Puerto Rican hutia

The Puerto Rican hutia (Isolobodon portoricensis) is an extinct species of rodent in the family Capromyidae. It was found on Hispaniola (today the Dominican Republic and Haiti) and introduced to the Virgin Islands and Puerto Rico.

Puerto Rican hutia

Extinct  (1525) (IUCN 3.1)[1]
Scientific classification edit
Kingdom: Animalia
Phylum: Chordata
Class: Mammalia
Order: Rodentia
Family: Echimyidae
Genus: Isolobodon
Species:
I. portoricensis
Binomial name
Isolobodon portoricensis
Allen, 1916

HistoryEdit

The Puerto Rican hutia was believed to be a vital food source for the Taíno for many years[citation needed]; despite this, they continued to survive until the arrival of early European explorers. Christopher Columbus and his crew are believed to have eaten the species upon their arrival. The species declined following European colonization of the West Indies. It is unclear whether it survived after facing threats from the early introduction of black rats (Rattus rattus) by the first European settlers around 1500, although it may have been finally wiped out by introduced small Indian mongooses (Urva auropunctata) in the 19th or early 20th century. Although commonly regarded as extinct, some researchers hold out hopes that the species still survives in undisturbed refuges.[2]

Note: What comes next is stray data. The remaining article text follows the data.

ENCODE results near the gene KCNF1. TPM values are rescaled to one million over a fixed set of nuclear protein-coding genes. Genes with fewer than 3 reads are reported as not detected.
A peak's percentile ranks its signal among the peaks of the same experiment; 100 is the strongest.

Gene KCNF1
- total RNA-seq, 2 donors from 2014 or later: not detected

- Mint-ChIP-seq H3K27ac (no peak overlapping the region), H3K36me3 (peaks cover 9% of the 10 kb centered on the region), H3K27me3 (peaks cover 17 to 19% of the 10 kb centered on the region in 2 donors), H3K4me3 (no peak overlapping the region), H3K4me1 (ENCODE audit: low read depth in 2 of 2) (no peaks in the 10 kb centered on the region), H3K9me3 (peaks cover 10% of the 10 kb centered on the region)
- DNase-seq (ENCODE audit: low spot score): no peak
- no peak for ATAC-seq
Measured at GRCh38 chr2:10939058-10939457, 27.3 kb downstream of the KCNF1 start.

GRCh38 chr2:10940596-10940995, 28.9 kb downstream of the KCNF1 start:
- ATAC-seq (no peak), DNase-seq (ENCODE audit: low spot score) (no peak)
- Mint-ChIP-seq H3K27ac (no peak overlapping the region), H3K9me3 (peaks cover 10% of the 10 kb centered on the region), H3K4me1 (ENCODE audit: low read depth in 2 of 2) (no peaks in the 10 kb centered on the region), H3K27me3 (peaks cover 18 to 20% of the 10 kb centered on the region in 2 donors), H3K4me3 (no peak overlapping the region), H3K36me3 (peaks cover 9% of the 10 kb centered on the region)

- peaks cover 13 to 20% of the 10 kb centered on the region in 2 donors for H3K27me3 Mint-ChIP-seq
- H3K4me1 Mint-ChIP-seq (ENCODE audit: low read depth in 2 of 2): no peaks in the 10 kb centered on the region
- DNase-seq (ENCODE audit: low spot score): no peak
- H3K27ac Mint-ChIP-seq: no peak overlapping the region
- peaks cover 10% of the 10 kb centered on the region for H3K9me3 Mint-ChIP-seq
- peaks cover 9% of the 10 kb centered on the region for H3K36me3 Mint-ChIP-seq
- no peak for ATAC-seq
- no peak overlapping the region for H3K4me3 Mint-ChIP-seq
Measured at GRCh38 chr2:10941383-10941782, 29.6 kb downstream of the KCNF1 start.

SourcesEdit

  1. ^ Turvey, S.T.; Dávalos, L. (2018). "Isolobodon portoricensis". IUCN Red List of Threatened Species. 2018: e.T10860A22186876. Retrieved 7 August 2020.
  2. ^ "Puerto Rican Hutia (Isolobodon portoricensis)". EDGE of Existence Programme. Archived from the original on 8 August 2017.